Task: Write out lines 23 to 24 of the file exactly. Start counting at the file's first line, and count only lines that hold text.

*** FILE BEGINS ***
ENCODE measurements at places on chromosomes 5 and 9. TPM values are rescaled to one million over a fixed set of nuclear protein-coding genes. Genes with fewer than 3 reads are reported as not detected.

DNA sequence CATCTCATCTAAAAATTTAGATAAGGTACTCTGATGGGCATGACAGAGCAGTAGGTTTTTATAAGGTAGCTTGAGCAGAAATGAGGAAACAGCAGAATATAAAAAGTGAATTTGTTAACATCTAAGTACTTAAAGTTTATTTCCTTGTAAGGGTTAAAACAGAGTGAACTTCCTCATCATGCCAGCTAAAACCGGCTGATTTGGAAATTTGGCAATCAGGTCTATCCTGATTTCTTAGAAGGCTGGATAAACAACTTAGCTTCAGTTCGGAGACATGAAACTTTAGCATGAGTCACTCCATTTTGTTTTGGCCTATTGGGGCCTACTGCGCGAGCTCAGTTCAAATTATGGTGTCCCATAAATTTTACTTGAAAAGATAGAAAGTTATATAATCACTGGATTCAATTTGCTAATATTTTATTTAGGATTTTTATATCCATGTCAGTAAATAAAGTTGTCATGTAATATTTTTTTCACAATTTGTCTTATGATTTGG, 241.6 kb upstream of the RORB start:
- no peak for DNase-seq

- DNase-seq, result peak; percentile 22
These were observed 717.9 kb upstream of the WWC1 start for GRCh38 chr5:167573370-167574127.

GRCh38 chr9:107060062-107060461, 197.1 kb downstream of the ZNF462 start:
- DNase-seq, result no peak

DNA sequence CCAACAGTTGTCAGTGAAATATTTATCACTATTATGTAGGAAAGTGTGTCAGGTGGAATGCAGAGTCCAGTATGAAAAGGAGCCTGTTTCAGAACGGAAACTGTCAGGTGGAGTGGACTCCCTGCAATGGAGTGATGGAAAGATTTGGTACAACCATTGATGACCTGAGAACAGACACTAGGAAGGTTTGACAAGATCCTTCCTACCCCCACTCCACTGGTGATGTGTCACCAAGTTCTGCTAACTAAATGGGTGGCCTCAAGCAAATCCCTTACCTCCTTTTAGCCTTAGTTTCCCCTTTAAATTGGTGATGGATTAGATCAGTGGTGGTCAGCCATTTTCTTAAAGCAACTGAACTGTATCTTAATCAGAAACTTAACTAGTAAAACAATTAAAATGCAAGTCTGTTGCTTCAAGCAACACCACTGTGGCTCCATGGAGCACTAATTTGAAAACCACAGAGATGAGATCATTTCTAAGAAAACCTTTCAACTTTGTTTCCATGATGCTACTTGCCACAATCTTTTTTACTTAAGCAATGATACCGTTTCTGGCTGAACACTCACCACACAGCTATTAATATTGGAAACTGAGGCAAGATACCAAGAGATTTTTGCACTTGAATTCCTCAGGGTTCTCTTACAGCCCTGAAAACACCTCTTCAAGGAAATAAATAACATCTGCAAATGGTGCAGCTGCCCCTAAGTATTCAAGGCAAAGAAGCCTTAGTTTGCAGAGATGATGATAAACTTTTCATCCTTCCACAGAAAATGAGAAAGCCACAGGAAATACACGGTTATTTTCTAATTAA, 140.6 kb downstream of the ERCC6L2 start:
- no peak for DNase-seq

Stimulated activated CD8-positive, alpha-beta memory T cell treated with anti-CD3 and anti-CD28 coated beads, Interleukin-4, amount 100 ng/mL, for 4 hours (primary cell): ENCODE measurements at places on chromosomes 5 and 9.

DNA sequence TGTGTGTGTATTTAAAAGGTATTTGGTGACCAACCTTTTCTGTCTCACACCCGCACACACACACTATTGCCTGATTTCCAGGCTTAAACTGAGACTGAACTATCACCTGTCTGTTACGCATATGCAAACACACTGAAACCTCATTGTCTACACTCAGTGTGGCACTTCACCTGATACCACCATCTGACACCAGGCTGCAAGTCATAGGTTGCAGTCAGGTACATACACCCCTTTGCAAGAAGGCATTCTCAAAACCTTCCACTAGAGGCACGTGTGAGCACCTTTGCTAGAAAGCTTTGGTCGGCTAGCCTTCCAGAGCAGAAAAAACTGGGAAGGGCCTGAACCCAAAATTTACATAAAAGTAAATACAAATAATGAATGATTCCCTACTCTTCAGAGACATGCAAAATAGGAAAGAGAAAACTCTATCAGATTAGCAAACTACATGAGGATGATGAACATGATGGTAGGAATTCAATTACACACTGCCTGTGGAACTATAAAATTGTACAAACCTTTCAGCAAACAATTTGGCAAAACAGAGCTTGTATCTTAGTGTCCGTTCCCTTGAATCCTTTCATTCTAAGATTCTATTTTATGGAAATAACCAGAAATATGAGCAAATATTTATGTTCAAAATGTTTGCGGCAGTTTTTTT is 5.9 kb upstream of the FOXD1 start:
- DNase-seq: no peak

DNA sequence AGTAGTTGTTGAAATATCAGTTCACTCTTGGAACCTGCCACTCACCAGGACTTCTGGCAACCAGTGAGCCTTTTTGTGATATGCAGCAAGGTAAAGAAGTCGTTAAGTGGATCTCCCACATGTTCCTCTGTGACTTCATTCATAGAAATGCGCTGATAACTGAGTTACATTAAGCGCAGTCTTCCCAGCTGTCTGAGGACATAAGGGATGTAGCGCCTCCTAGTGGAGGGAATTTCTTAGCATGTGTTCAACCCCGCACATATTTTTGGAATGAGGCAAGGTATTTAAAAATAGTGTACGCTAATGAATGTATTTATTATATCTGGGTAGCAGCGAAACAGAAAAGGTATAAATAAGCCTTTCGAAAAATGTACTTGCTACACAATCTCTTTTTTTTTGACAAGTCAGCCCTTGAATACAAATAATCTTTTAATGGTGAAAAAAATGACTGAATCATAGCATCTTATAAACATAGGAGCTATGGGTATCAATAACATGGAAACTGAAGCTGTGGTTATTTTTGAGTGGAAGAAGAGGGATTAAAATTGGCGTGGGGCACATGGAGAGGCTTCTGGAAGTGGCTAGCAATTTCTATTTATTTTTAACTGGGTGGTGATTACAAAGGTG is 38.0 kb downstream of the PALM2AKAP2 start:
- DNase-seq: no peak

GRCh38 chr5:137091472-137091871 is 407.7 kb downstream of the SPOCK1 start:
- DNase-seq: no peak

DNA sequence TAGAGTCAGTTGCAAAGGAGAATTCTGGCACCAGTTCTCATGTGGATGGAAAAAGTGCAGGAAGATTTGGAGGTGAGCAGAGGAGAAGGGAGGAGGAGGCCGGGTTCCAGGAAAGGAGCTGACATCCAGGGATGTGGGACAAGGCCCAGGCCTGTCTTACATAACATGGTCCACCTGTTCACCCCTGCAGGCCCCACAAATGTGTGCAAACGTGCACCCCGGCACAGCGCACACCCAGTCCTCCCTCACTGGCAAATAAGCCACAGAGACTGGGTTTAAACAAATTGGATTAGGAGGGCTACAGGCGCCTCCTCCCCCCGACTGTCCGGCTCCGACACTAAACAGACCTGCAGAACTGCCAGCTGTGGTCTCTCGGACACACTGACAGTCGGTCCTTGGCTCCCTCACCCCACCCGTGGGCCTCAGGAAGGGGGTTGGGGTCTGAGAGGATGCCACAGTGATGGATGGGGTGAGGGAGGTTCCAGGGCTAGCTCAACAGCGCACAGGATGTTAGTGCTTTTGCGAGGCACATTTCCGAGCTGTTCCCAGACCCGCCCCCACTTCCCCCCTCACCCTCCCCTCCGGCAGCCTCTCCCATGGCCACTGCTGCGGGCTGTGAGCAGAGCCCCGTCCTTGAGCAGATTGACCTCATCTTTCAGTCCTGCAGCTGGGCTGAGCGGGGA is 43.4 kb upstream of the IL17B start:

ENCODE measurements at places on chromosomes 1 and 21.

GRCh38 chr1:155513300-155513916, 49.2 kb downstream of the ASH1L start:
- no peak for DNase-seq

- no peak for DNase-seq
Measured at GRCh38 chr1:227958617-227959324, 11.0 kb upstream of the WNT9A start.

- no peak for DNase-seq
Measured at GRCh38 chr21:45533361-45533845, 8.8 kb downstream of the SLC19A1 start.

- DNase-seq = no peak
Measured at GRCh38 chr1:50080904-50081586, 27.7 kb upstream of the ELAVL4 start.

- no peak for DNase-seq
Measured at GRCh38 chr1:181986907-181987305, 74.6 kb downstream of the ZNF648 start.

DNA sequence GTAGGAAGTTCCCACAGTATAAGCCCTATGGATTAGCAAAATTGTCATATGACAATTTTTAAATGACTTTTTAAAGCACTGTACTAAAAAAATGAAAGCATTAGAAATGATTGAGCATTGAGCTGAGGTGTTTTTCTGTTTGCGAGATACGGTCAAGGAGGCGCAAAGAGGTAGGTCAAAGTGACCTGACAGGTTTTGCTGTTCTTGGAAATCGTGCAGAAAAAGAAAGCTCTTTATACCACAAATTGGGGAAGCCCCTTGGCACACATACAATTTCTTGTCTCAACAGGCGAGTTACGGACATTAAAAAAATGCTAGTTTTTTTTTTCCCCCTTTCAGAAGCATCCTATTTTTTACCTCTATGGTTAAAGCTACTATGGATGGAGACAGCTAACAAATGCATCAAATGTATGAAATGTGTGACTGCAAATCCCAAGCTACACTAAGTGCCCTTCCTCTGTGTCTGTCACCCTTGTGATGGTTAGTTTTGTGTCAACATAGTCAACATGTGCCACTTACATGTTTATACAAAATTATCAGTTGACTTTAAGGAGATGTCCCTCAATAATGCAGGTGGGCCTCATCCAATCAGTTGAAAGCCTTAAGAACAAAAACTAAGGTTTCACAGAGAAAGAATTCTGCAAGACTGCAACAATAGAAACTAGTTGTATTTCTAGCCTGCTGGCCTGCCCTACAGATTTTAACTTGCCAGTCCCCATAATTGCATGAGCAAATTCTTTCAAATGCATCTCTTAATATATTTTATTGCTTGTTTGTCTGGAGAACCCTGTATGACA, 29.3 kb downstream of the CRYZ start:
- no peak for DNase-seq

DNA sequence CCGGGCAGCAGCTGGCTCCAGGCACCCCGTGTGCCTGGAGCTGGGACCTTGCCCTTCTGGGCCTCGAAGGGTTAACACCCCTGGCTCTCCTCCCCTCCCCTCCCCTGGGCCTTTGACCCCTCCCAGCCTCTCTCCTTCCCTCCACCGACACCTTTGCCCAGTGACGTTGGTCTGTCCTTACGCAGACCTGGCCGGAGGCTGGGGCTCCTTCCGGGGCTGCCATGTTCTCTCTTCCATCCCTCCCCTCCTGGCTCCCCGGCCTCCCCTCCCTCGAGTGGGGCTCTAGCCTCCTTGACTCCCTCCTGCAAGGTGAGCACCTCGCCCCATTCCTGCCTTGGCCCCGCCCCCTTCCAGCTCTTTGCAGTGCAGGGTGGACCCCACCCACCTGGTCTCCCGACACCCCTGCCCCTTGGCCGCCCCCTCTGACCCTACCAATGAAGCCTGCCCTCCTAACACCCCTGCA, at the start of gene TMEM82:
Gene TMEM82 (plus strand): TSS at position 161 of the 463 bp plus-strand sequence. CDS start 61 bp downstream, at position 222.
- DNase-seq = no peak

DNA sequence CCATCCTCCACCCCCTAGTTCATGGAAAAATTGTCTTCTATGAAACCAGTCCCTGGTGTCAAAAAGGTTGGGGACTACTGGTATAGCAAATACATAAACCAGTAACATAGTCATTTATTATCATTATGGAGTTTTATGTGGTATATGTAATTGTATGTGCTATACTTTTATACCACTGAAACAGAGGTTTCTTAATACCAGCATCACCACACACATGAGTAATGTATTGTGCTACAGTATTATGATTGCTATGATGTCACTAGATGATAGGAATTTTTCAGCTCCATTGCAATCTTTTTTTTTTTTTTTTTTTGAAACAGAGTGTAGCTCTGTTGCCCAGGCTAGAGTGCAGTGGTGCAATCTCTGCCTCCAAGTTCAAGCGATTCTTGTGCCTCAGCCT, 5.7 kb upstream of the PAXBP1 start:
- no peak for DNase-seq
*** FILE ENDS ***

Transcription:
- no peak for DNase-seq
Measured at GRCh38 chr21:45533361-45533845, 8.8 kb downstream of the SLC19A1 start.